Score: 5/10

Tomintoul 15 year old Portwood Finish – review

Colour: a light rose tint
On the nose: interesting a mix of a freshly scorched Creme Brulee and roasted coffee beans. A light toffee proves enjoyable and there’s a gentle influence from port cask with strawberries, red apples and cranberries. A light grinding of nutmeg rounds off an inoffensive and pedestrian nose.
In the mouth: initially not a huge amount of character. It feels constrained and timid. A little clammy and clay-like. There’s a slight tart aspect more dried cranberries towards the end and those ghastly freeze dried raspberry fragments. Orange on the finish comes through on the finish with a raw dough or undercooked bread consistency.

Score: 5/10

Cadenhead’s Tomintoul 30 year old – review

Colour: apple juice
On the nose: surprisingly light with a touch of smoke and Pink lady apples. There’s caramel, marzipan and meringues with a whipped vanilla cream followed by a putty aspect.
In the mouth: predominately spicy with elements from the cask coming through strongly, but there’s a gentle caress of fruit and lemon sponge with a sugary icing. Apples yes and 5-spice with a nutty oaky finish. Returning, there are toffee apples and a resinous bark in what is a refreshing dram.

Score: 6/10

Tomintoul-Glenlivet 18 year old – review

Colour: a week old tan
On the nose: a very shy nose with very timid elements perhaps reflecting the 40% strength. Digging deeper there is some orange peelings, a dried cinnamon bark and elements of a light caramel. Stewed apples follow with a gentle syrup and a black breakfast tea.
In the mouth: very thread bare with oaky notes and an oily quality followed by a faded vanilla essence, grapefruit and . Towards the end some cardamom and ashy features that turn into black pepper.

Score: 4/10

Tomintoul Tlàth – review

Colour: golden oats
On the nose: very inoffensive and verging on timid. Elements of honey, dried orange, a slight floral vanilla freshness and cornflakes. I wish I could write down more characteristics but this is almost a forensic excavation to reveal what exists. Some red apples, elderflower and syrup appear after time in the glass.
In the mouth: a little better than I was anticipating. More of that tinned syrup characteristic and a metallic quality towards the finish. Crushed Scottish oats drive the cereal aspect onwards, doused in light caramel there’s a sweetness to the dram with orchard fruits towards the finish. It lacks a body, an emphasis and texture. There is a spirit driven style that’s evident and a reflection of its youthfulness.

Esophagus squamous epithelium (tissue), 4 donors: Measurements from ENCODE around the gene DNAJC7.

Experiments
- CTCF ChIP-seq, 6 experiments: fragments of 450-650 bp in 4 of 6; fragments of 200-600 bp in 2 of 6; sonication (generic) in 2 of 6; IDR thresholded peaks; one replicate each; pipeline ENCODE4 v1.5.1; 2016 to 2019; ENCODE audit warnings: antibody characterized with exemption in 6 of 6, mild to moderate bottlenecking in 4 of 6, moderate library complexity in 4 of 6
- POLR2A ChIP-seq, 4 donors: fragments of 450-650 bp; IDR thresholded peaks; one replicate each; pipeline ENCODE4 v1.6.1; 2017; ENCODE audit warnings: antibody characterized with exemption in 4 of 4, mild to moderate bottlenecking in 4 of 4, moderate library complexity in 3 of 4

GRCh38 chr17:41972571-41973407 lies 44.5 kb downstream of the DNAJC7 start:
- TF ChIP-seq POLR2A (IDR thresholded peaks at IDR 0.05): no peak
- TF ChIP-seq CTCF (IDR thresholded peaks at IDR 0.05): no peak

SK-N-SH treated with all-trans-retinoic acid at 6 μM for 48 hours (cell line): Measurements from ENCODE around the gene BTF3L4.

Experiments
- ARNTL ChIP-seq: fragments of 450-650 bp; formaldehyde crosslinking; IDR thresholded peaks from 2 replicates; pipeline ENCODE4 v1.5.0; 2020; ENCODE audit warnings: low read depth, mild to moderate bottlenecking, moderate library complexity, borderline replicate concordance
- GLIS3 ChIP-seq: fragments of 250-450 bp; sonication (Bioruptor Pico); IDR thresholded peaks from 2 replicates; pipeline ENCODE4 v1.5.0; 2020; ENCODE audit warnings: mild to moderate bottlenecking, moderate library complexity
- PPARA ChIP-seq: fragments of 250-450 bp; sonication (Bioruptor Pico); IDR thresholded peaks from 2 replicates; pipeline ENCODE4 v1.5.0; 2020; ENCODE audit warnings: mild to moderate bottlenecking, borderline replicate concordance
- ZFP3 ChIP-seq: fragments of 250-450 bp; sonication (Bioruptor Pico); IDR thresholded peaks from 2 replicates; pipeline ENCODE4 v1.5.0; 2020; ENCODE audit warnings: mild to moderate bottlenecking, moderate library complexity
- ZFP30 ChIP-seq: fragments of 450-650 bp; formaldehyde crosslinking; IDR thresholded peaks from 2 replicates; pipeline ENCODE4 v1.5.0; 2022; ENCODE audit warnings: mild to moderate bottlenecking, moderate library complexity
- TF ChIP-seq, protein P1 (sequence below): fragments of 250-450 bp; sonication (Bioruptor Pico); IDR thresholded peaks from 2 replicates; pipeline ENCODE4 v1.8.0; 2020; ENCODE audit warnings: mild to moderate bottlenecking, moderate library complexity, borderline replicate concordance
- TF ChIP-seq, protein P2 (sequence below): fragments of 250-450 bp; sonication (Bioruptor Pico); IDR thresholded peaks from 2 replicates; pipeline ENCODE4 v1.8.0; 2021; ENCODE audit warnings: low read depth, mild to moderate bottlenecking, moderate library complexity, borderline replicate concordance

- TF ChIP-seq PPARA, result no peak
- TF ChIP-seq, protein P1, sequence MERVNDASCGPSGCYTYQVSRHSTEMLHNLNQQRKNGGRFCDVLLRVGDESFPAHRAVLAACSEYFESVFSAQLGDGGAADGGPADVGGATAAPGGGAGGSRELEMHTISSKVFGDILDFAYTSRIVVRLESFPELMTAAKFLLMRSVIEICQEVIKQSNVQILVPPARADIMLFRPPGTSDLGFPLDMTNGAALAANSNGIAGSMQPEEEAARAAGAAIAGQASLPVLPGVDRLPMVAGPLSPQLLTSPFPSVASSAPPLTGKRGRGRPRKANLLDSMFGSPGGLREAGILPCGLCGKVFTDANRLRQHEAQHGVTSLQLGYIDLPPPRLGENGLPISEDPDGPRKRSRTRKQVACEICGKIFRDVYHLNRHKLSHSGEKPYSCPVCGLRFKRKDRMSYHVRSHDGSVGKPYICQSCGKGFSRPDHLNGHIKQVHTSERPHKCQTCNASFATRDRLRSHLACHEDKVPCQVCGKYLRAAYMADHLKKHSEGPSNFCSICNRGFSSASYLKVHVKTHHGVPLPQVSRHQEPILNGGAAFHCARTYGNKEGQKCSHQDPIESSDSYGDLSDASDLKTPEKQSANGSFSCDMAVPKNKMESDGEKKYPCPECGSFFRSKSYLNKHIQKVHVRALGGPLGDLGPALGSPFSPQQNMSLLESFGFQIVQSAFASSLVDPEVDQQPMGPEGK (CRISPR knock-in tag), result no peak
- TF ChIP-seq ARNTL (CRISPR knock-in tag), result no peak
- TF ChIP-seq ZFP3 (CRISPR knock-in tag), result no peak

Score: 4/10

Tomintoul with a Peaty Tang – review

Colour: a light honey
On the nose: well, there’s certainly peat here. Not too forceful, rather a gentle caress than a skelp across the head. Pine cones and a degree of coastal saltiness. It feels slightly alien for a Tomintoul. Lemon peel brings a freshness and lightness to the experience alongside some salted peanuts before a floury dry finish.
In the mouth: a gentle sweet peat well married with the cereals and syrup of Tomintoul. Again, its pleasant and inoffensive rather than being challenging. Subtle, restrained and a touch of that coastal influence again rather than an earthy, dense peat. Damp hemp, milk chocolate and hazelnuts round off an interesting alternative.

Score 4/10

Conclusions

Well, lets start with the 1967 that really shows early Tomintoul was purely blending fodder and not exactly top draw either. The 40% strength doesn’t help whatsoever and you have to speculate on both the quality of the casks utilised and maturation conditions. Thankfully the Cadenhead’s release shows more vitality and confidence. It’s very agreeable and perfectly acceptable without setting off any stampedes for another bottle.

The Tlàth is a beginner’s whisky. It fails to stir the soul, but it does have a design brief to fulfil and lure newbies into whisky and Tomintoul. Therefore, it’s simple and light straight from the bottle without the need for water.

The Peaty tang is something different. Is it a perfect fit? No, it does feel engineered and slightly alien perhaps trying to tap into the booming demand for anything peated currently. Much like a heavily watered down young Laphroaig its not really setting an agenda or achieving anything. Would I drink it? Yes, but it doesn’t feel like a long term successful marriage. There are better distilleries out there doing peat on the mainland that ultimately feel more comfortable and damn it, interesting.

The official 25 year old is pleasant, but nothing dynamic that warrants its current price point and the Portwood just smacks of trying to desperately inject some life into inept maturing stock. On this basis Tomintoul remains an enigma but we’ll return to this distillery on Malt soon.

CategoriesSingle Malt